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Blog / News
Sep
4

DON’T BOYCOTT NIKE, BUT THERE IS NO NEED TO DEFEND THEM EITHER.

 
by Dr. Kazmir

Collin Kaepernick is back in the news.

For those who may have been living under a rock, the former San Francisco 49ers quarterback kicked a hornet’s nest two years ago when he decided to sit — and then later kneel — for the National Anthem before games, so as to protest what he saw as unfair treatment of oppressed minorities in the United States.

“I am not going to stand up to show pride in a flag for a country that oppresses black people and people of color. To me, this is bigger than football and it would be selfish on my part to look the other way. There are bodies in the street and people getting paid leave and getting away with murder,” Kaepernick said at the time.

Say what you will, but by doing what he did, Kaepernick certainly went against football orthodoxy.

Then he took it a step further.

Following the acquittal of the officer who fatally shot Philando Castille, Kaepernick took to Twitter to declare that the police in America were — in effect — modern day slave catchers.

I understand his frustration with the verdict in the case, but that statement is obviously ludicrous and was going to all but guarantee that teams who were already wary of signing him were going to permanently cross him off their list of potential QB candidates.

This is a much easier decision since Kaepernick is not a high level starter, and instead is a backup QB whose presence on the roster would not be worth the media circus he would bring with him.

And now Nike has entered the debate, sponsoring an ad campaign with Kaepernick as the poster child for supposedly sacrificing so much.

Before I touch on the Nike situation, I must say, heated rhetoric aside, my own thoughts on Kaepernick have never really changed.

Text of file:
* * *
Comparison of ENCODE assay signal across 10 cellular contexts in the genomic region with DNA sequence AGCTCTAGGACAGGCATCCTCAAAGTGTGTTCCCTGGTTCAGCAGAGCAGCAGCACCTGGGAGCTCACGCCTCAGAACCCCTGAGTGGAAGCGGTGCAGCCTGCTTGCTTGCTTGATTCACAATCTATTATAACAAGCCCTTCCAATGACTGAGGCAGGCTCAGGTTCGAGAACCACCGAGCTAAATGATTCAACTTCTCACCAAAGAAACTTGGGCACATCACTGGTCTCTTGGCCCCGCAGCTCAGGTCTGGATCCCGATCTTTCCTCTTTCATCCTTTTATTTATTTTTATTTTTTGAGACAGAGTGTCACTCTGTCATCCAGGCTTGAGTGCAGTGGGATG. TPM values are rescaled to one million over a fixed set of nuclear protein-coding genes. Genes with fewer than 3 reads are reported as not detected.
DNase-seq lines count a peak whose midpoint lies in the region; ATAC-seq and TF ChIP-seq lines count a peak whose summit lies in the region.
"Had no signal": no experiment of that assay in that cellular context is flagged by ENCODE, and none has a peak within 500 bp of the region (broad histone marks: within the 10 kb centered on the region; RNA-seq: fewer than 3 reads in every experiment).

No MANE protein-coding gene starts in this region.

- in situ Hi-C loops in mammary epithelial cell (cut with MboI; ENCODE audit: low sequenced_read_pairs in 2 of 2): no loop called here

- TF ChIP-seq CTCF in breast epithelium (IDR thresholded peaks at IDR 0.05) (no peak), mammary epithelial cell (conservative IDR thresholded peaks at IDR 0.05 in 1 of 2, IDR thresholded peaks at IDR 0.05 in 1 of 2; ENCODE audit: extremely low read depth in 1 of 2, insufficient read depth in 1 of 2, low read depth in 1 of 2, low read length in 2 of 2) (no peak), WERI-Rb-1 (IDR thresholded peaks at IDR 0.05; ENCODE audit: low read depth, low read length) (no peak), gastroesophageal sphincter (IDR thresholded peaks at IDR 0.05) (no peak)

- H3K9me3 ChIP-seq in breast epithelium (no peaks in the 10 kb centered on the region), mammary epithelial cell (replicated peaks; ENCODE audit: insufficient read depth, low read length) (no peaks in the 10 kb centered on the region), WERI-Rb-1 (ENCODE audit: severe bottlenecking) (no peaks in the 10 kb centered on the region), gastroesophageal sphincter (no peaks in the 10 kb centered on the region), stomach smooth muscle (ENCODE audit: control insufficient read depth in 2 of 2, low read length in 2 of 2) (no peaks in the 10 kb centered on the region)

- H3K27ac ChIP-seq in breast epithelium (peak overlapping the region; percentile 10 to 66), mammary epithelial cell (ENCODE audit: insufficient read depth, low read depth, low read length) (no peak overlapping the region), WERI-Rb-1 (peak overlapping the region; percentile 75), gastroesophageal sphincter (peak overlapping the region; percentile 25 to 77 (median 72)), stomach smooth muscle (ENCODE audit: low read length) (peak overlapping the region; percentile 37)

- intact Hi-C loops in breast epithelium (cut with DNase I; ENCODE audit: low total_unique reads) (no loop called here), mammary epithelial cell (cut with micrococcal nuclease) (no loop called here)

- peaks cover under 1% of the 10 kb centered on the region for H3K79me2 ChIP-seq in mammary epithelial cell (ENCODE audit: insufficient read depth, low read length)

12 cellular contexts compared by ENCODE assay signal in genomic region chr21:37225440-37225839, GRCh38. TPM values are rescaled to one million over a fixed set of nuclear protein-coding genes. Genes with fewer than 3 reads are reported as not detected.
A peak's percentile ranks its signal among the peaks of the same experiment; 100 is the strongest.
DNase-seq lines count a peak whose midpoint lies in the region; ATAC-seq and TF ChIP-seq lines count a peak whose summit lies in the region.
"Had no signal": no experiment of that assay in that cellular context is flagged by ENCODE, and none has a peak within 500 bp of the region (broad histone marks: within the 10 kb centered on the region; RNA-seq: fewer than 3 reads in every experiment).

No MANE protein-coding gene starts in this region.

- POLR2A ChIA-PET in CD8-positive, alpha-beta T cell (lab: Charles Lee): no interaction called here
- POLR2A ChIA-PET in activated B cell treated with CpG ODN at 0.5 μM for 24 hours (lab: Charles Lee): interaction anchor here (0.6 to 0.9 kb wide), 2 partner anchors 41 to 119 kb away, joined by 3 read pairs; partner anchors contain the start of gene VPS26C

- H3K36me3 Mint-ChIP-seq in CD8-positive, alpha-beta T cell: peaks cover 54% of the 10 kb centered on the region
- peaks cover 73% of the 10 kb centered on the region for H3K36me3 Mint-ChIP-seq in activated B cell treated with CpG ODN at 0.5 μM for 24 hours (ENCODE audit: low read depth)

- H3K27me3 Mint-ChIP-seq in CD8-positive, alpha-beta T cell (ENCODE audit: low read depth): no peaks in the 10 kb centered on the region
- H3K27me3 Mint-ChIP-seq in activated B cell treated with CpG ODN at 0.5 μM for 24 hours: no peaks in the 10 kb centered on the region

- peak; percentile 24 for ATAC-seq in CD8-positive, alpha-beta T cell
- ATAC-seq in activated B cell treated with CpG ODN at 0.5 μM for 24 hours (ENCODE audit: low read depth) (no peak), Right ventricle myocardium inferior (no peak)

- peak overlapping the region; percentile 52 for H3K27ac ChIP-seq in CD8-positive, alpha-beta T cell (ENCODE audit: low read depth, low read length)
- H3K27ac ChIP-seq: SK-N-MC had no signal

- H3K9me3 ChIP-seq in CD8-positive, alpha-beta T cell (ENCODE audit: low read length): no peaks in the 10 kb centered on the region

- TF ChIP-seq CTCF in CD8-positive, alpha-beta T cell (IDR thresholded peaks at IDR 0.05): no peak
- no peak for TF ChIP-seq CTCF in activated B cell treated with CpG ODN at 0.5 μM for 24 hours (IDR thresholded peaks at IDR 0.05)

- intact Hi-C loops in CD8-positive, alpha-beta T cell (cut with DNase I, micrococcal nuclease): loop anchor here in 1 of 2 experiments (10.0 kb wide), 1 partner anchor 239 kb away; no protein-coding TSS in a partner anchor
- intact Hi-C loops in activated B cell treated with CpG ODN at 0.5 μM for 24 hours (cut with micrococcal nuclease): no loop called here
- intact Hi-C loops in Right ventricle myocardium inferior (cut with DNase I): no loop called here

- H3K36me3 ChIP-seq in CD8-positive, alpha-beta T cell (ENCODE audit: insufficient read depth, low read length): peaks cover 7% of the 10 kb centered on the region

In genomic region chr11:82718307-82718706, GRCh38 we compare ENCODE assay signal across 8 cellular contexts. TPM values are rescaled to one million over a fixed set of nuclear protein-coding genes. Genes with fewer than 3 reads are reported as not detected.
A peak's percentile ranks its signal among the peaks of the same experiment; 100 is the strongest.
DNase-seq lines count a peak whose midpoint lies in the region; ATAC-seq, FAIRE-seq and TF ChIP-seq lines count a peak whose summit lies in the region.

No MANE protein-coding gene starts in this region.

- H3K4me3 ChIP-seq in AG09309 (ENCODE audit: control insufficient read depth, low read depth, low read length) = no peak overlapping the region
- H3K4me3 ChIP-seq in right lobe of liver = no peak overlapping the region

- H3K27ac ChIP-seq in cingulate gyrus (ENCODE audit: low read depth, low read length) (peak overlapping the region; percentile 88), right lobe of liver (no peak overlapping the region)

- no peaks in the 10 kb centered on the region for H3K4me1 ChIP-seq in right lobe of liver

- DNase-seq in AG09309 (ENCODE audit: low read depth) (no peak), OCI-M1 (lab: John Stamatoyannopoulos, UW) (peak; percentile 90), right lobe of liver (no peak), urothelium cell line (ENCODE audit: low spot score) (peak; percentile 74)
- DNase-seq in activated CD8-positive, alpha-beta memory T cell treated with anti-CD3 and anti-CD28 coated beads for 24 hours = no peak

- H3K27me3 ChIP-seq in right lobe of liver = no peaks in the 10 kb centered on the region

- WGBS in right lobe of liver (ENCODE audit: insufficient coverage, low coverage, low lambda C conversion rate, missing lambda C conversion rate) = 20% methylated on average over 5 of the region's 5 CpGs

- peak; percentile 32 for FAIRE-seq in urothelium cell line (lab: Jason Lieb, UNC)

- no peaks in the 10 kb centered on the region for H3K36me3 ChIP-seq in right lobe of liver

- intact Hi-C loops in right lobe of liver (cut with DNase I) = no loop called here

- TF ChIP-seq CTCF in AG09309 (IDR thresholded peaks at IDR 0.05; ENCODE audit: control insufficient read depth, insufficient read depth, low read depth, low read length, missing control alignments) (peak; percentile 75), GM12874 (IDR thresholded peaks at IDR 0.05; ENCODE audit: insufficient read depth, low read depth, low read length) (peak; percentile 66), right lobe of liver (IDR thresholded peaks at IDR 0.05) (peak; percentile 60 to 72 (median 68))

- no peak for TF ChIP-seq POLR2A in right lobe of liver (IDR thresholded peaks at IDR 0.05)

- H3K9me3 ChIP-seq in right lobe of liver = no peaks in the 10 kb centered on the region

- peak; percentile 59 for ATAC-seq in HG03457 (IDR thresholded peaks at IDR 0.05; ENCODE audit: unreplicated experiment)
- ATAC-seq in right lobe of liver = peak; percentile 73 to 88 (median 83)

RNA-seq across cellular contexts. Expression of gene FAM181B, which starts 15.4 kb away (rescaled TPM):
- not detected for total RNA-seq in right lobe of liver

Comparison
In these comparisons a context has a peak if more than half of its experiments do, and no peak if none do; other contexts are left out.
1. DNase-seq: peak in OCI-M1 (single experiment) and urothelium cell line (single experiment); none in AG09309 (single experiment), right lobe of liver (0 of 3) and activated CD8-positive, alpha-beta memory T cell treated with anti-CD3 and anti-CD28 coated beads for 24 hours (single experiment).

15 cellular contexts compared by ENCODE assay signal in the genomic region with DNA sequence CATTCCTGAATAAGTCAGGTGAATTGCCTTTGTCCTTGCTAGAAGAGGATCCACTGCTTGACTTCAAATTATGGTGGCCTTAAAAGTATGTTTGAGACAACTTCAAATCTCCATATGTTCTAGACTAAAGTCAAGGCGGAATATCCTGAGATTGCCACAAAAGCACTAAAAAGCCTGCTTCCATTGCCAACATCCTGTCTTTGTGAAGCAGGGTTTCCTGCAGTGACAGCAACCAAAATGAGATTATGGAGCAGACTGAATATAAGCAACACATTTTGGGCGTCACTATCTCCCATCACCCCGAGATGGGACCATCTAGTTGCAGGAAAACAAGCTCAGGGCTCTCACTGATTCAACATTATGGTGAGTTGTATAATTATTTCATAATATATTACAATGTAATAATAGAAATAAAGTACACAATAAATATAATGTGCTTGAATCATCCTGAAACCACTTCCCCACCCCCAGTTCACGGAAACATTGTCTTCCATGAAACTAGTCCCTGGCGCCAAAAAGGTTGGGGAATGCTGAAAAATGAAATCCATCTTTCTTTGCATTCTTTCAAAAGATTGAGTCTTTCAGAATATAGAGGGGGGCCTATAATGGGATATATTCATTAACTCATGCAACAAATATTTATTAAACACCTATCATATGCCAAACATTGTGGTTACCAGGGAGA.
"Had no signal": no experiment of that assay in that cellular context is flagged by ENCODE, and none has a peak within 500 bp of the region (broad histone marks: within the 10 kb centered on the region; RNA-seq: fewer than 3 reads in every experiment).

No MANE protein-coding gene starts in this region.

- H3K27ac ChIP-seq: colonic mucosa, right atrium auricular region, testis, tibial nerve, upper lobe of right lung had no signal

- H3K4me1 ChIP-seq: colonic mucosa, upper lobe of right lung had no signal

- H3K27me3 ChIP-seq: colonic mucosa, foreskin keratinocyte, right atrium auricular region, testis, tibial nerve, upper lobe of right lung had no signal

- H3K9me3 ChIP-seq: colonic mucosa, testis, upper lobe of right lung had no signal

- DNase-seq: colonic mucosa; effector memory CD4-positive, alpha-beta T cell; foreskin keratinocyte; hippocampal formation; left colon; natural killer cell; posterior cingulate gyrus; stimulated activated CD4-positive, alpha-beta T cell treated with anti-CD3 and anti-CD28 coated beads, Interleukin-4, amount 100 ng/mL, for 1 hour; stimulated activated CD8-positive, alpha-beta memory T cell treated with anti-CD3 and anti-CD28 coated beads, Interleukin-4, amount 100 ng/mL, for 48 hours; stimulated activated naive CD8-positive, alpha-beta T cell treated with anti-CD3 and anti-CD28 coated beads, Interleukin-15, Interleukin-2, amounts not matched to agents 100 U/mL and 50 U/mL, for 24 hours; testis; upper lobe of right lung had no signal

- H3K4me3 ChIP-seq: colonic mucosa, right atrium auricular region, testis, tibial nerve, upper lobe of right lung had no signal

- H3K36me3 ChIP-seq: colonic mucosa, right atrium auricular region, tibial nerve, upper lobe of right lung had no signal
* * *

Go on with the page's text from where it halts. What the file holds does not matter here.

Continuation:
If he wants to sit or kneel before games, that’s his right.

And though I would never personally do it myself, I don’t think the act inherently makes one disrespectful of the troops or anti-American.

If he chooses to voice his concerns in that manner, I have no problem with it.

What I do have a problem with, though, is the fact that Kaepernick was not exactly the best spokesman for his cause.

Go take a look at most of his quotes on the subject and you will see that while he was clearly very passionate about it, he spoke in very vague terms and sounded more like a riled up college student than somebody who had seriously studied the matter.

It doesn’t help that he made incredibly ignorant positive comments about Fidel Castro — a monstrous dictator — or that after all his talk, he admitted to not even bothering to vote in the 2016 election.

And that slave catcher comment is the cherry on top.

Ultimately, while Kaepernick may have been brave for going against the grain, he is also case in point for why nobody should pay any special attention to the political opinions of famous people.

Celebrities are just like everybody else in that some are smart and well-informed, but most are not. The only difference between celebrities and your crazy next door neighbor is that celebrities get a platform to espouse their opinions.

But that doesn’t mean their opinions are any more important or well-researched than that crazy next door neighbor’s.

All of the said, the idea of boycotting Nike or burning Nike products you already purchased is just silly.

If you are that upset, just donate your Nikes to a charity.

But also, let’s remember, many liberals did this with New Balance after the company’s CEO praised president Trump and those people were roundly mocked with good reason.

If you decide you do not want to buy a product anymore because of things like that, that is up to you.

But making a public spectacle out of it seems to be nothing more than grandstanding and public whining.

And the reverse can be said about people pledging to buy extra Nikes now.

Just cheap ploys for attention.

As for me, I am neither going to boycott nor lionize Nike, as they are just a company that sells shoes and clothes.

Instead, I am going to carry on with my normal everyday life and deal with more pressing matters than whether or not I like a shoe company.

I suggest you do the same.

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